Fat (including that in cheese and in creamy or high-fat-meat sauces) slows digestion. If you go to bed after a rich, heavy meal, you're going to wake up with nerves and a bunch of undigested food in your stomach. At best, it can weigh you down, or it may require an unplanned pit stop.
The lesson learned here is to load up properly!
After months of training, a runner's glycogen or blood sugar stores are depleted to about 50 to 60 percent of normal. In order to sustain energy for three, four, or more hours, they must be topped off, which means carb-loading starting 72 hours out (not only the night before).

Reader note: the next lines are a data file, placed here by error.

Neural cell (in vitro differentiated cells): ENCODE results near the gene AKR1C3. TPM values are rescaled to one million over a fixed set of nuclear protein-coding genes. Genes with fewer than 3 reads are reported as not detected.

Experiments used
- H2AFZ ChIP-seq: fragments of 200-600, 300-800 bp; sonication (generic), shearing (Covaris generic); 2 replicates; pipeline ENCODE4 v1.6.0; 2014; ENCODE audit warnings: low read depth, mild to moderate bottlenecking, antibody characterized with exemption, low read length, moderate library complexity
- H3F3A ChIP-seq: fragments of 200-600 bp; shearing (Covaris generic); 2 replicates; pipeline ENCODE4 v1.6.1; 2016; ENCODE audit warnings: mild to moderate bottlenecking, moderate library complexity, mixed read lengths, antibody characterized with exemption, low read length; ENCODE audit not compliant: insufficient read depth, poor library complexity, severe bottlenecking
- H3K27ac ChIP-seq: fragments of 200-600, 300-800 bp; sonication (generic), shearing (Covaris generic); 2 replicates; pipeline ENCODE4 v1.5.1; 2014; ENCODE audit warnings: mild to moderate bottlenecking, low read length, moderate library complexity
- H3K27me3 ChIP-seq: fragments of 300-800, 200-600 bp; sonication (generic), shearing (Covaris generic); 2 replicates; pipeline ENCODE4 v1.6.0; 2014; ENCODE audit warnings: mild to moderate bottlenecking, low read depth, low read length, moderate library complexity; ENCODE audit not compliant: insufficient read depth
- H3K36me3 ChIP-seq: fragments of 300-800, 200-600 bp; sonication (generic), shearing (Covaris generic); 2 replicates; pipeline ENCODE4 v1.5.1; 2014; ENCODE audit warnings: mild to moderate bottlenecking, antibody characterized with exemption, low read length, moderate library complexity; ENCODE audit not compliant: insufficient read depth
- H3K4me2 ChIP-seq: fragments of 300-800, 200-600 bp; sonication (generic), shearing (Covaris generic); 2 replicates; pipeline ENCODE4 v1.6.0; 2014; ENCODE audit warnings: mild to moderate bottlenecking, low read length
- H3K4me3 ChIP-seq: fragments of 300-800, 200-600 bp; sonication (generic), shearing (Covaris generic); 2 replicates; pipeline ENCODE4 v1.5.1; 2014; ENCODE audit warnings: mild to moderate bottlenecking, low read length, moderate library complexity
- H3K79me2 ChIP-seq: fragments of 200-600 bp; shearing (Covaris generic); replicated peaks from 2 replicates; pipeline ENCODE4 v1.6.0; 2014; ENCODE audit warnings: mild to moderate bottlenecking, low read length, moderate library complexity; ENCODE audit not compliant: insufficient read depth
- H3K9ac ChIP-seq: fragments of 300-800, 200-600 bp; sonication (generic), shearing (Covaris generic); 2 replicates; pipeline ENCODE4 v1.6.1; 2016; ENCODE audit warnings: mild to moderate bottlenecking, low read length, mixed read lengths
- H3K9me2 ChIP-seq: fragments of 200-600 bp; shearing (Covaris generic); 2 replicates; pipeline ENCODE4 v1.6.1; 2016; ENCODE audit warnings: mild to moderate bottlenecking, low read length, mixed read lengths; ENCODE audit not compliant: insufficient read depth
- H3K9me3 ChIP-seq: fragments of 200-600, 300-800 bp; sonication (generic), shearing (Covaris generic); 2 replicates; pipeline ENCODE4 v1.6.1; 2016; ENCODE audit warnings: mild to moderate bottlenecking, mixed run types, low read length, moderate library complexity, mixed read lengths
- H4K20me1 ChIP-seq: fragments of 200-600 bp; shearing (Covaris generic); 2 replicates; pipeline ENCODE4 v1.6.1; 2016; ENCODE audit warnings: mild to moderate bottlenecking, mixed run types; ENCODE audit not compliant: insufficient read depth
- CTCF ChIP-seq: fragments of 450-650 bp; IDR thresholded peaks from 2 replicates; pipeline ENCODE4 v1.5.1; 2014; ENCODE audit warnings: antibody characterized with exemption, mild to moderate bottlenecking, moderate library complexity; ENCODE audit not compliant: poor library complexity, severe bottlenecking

Eat 4 grams of carbohydrates per pound of body weight per day. For a 130-pound woman, that would be 520 grams. Your diet should consist of 80 to 90 percent carbohydrates.
Avoid high-fiber foods, like nuts, seeds, fruits with the peel on and juice with pulp—all of which tend to leave a residue in the gut.
Indulge in bananas or melons; creamy (not crunchy) peanut butter; pulp-free juice; and white foods like rice, bread and pasta (white over wheat, as wheat contains too much fiber for pre-race conditioning).
Finallly, the day before the race, make lunch your biggest meal so you have plenty of time to digest. Good luck!